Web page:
Lizzie Purbrick, a former champion equestrian, admitted in a British court that she scrawled rude messages inside her lover's house in pig's blood as revenge for an affair.
She said she discovered her partner, conservative member of Parliament David Prior, was sleeping with another woman. So in May, she let herself into his South London home, armed with the blood.
Purbrick turned herself into police quickly, and confessed to the crime in court on Tuesday. She called the blood-spraying act "cathartic."
She has been sentenced to 120 hours of community service.
The Telegraph reports on her crime:
"Purbrick, 63, who was part of Great Britain's equestrian team in the 1980 Moscow Olympics, took revenge on her lover, Lord Prior of Brampton, after catching him in the arms of another woman.
"After obtaining eight litres of pig's blood from a friend who was a butcher, she let herself into his south London flat and used a garden sprayer to paint the words "whore", "lady slut" and "big d*** lord" on the walls.
"She also drew a penis on the floor before emptying the remainder of the pig's blood everywhere and then leaving a cheque for £1,000."
Purbrick "played loud music" as she sprayed the blood around, and selected pig's blood on purpose because Prior "liked pigs," the BBC reports.
Her defense attorney, Simon Nicholls, tells NPR there was "no dispute about the pig's blood" or the writing on the walls.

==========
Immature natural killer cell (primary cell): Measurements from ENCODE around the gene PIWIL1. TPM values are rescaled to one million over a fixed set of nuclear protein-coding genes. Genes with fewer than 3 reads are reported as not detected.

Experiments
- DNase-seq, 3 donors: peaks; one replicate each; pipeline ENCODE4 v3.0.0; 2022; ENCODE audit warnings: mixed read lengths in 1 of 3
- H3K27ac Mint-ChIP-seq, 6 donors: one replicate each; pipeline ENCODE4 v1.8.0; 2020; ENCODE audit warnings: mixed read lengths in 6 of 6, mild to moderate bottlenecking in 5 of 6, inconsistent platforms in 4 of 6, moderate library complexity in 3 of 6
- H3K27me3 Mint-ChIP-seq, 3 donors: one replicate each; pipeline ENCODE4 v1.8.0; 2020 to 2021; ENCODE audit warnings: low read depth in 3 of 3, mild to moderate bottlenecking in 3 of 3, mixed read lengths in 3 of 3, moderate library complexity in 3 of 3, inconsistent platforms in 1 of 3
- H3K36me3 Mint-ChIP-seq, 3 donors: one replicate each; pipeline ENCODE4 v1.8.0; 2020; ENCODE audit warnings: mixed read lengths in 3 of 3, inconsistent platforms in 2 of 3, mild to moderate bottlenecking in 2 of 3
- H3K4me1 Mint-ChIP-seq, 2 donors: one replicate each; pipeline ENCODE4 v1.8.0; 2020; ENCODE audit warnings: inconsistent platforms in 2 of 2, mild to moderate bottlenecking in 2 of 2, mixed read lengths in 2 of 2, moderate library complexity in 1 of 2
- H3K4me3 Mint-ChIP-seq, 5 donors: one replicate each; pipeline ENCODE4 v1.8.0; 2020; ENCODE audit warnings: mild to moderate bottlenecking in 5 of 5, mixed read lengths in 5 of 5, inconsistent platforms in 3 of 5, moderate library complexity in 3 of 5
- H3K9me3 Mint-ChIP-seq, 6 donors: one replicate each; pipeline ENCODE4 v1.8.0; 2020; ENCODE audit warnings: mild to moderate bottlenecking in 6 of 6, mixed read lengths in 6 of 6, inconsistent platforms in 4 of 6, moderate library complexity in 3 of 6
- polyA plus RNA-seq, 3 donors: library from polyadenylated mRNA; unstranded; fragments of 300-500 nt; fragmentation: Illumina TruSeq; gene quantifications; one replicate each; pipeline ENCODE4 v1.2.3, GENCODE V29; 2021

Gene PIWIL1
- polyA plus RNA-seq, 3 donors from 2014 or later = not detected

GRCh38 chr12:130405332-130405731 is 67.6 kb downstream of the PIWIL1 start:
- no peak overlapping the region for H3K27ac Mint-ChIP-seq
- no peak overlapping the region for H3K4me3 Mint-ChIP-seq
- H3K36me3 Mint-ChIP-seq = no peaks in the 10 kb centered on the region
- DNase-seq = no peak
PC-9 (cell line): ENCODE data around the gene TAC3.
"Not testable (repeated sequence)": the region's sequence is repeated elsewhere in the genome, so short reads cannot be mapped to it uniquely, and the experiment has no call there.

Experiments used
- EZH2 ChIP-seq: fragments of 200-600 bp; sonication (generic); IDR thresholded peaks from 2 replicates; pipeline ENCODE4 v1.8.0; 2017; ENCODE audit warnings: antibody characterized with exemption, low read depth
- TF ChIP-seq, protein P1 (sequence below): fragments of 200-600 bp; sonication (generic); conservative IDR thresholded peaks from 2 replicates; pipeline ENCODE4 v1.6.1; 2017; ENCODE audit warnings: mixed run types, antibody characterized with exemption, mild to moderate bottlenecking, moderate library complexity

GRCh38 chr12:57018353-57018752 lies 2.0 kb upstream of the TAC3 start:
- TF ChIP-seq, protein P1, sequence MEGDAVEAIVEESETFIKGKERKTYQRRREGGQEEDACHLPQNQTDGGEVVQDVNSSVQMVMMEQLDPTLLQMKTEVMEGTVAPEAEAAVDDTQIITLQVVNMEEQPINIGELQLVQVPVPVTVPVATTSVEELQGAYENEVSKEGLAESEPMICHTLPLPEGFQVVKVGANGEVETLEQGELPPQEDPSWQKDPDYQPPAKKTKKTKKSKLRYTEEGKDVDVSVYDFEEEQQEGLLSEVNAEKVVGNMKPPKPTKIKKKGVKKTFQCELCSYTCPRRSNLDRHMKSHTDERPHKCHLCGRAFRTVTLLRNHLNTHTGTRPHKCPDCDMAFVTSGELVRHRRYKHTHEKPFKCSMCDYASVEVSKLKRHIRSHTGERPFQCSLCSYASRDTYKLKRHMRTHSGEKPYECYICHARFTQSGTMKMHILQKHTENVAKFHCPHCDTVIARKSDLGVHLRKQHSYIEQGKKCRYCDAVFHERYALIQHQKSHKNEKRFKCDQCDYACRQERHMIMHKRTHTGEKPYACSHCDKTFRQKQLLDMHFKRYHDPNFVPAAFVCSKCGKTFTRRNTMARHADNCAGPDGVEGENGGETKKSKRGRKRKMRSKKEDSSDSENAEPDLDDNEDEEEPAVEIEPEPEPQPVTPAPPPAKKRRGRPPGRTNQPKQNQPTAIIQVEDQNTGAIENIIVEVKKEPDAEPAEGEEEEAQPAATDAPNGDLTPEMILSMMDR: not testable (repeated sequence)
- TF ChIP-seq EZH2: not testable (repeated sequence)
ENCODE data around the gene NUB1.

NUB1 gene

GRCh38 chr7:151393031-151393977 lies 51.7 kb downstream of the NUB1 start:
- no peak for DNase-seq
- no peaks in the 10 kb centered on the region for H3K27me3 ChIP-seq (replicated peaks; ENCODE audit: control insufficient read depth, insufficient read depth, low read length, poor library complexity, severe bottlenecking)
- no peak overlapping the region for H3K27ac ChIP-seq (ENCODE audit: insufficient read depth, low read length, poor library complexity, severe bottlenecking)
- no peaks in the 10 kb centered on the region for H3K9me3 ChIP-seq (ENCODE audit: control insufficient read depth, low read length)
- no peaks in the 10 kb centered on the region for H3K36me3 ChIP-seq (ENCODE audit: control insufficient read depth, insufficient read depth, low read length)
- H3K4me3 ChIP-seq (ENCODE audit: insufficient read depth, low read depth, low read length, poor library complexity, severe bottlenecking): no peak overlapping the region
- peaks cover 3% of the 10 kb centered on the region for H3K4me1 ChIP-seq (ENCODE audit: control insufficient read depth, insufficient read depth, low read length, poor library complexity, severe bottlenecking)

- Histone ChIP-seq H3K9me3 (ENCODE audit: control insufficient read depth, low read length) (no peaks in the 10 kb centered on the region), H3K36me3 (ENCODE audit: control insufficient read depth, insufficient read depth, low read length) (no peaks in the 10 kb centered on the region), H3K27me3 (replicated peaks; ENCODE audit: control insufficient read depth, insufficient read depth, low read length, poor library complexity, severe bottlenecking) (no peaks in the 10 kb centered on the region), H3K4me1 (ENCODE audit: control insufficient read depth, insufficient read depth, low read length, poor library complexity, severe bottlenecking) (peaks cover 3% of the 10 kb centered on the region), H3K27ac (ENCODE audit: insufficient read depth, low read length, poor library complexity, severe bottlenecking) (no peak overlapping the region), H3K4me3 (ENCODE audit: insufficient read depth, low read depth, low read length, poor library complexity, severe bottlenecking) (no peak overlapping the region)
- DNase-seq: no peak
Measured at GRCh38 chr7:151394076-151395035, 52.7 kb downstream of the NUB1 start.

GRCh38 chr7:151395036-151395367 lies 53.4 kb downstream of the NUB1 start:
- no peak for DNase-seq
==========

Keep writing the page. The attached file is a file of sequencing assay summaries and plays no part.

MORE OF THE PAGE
His argument in her defense, he said, was that this was a "one-off incident" — a hot-blooded crime, not a cold-blooded one, if you will.
As a result, he argued, a restraining order was not necessary. The judge was not convinced and imposed the restraining order anyway.
Nicholls also apologized in court for his client appearing in pink shorts and a white T-shirt. He tells NPR that she couldn't find an Uber or a cab, and had to walk "a significant distance" from the London Underground station to the courthouse.
She arrived just in time for the trial, without enough time to change into the more formal clothes she brought with her, he said.
Purbrick spoke to reporters outside the courtroom (after she had changed into a dress) about the relationship, her crime and her sentence.
"We were together for eight years," Purbrick said, according to the Telegraph. "I was all set up to be Lady Prior."
She called the judge a "sweetheart," the BBC reports, expressing relief that she didn't have to go to jail:
"Purbrick said she was due to catch a flight to South Africa, where members of her family live and where she plans to spend much of her time.
Asked about what that meant for her impending community service, she joked: 'I think I've got two years to do 20 hours - I didn't listen to be honest.' "
Prior, the member of Parliament whose home was defaced, is a former investment banker and corporate lawyer who was an adamant remainer, meaning he lobbied for the U.K. to remain in the European Union.
Purbrick competed in the 1978 world equestrian championships, and in 1981, she was part of an equestrian team that won gold at the European Championships.